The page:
Mellows, William Joseph (‘Liam’) (1892–1922), revolutionary and socialist, was born 25 May 1892 at Hartshead military barracks, Ashton-under-Lyne, Lancashire, England, third of five children (four sons and one daughter) of William Joseph Mellows, soldier, son of Sgt John Mellows and Catherine Larkin of Co. Kilkenny, and Sarah Mellows (née Jordan), from Monalig, Castletown, Co. Wexford. The family moved to Ireland (1895) to live in Fairview, Dublin, but because of poor health Liam was sent to live with his maternal grandparents in Wexford until 1898, when the family moved to Cork, where they lived at 2 St Joseph's Terrace, Ballyhooley Road. They returned permanently to Dublin in 1900 and lived in Mount Brown and later at Greenfield Place and finally at 21 Mount Shannon Road, Rialto, after his father's retirement from the army (1904). Liam was educated in Cork at the military school in Wellington Barracks, in Dublin at Portobello garrison school and at the Royal Hibernian Military School. He disappointed his father's wish that he join the army and on leaving school in 1907 he worked as a clerk in the Junior Army and Navy Stores, D'Olier St., and later at Goodbodies, James's St, Dublin.
In 1911 he joined Fianna Éireann, the republican boy scouts, and in the summer of 1913 he quit his job to take up an appointment as a full-time Fianna organiser: this was funded by Roger Casement (qv). He spent most of 1913 travelling around Ireland organising local Fianna groups and was the first point of contact with the new wave of militant nationalism for many of the young men who became the leaders of the IRA in the provinces. He was close to James Connolly (qv) and during the Dublin lock-out (1913) he directed two union men who were on the run to Robert Brennan's (qv) house in Wexford where they were hidden. He had been sworn into the IRB in April 1912 by Con Colbert (qv) and in November 1913 was appointed IRB representative (and later secretary) to the provisional committee of the Irish Volunteers. After the Volunteer split (September 1914) he was elected to the executive committee of the Irish Volunteers and was sent to Galway to rebuild the organisation there. In July 1915 he was imprisoned in Mountjoy when he, Ernest Blythe (qv), Herbert Moore Pim (qv), and Denis McCullough (qv), refused to obey orders to leave Ireland issued under the Defence of the Realm Act. In Mountjoy he became friendly with Seán MacDermott (qv) and Seán Milroy (qv) and was released after three months. He returned to Athenry in November to a raucous welcome, but was rearrested and deported to Leek, Staffordshire, England, in March 1916.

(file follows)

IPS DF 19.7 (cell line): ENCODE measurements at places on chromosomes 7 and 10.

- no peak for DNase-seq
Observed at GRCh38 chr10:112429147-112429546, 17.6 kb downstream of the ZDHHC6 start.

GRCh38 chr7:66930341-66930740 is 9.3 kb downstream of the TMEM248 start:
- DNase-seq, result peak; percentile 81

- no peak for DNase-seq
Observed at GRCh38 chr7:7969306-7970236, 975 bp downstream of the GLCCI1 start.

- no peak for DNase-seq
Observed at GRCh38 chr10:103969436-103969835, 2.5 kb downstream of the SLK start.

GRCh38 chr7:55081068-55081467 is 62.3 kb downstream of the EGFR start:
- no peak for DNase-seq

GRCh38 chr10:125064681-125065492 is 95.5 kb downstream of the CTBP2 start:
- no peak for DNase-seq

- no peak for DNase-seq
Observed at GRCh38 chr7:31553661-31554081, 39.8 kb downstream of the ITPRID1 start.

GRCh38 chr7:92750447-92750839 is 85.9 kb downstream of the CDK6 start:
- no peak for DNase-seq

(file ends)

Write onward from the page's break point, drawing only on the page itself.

He returned to Ireland in the days before Easter 1916 (disguised as a priest) and led a minor insurrection in Co. Galway. His small band attacked barracks in Oranmore and Athenry, but dispersed within a week. He went on the run, hiding in Co. Clare for several months before escaping to Liverpool (this time allegedly disguised as a nun) and on to New York where he worked for John Devoy's (qv) paper, the Gaelic American, writing articles on the Fianna and the Easter rising. In attempting to get to Germany to buy arms (October 1917) he was arrested, along with Dr Pat McCartan (qv), on charges of conspiring to impersonate an American seaman. He spent several weeks in the notorious ‘Tombs’ prison before bail was raised, and was eventually fined $250 in May 1919. Engaging in the schismatic politics of Irish-American nationalism, he came to distrust Devoy because of his support for the American involvement in the war. He was involved in the successful campaign to exempt Irish citizens from the US draft in 1918, accompanied Hanna Sheehy Skeffington (qv) on much of her successful lecture tour (1918), and (having survived influenza) became an indispensable organiser during Éamon de Valera's (qv) activities in the USA (1919–20). He continued to attempt to acquire arms and became a trustee for the ‘external loan’ monies raised in America. However, he disliked America and returned to Ireland in October 1920 stating he was ‘very glad to have shaken for ever (I hope) the dust of the soul-less place off my feet’ (Fitzpatrick, 206).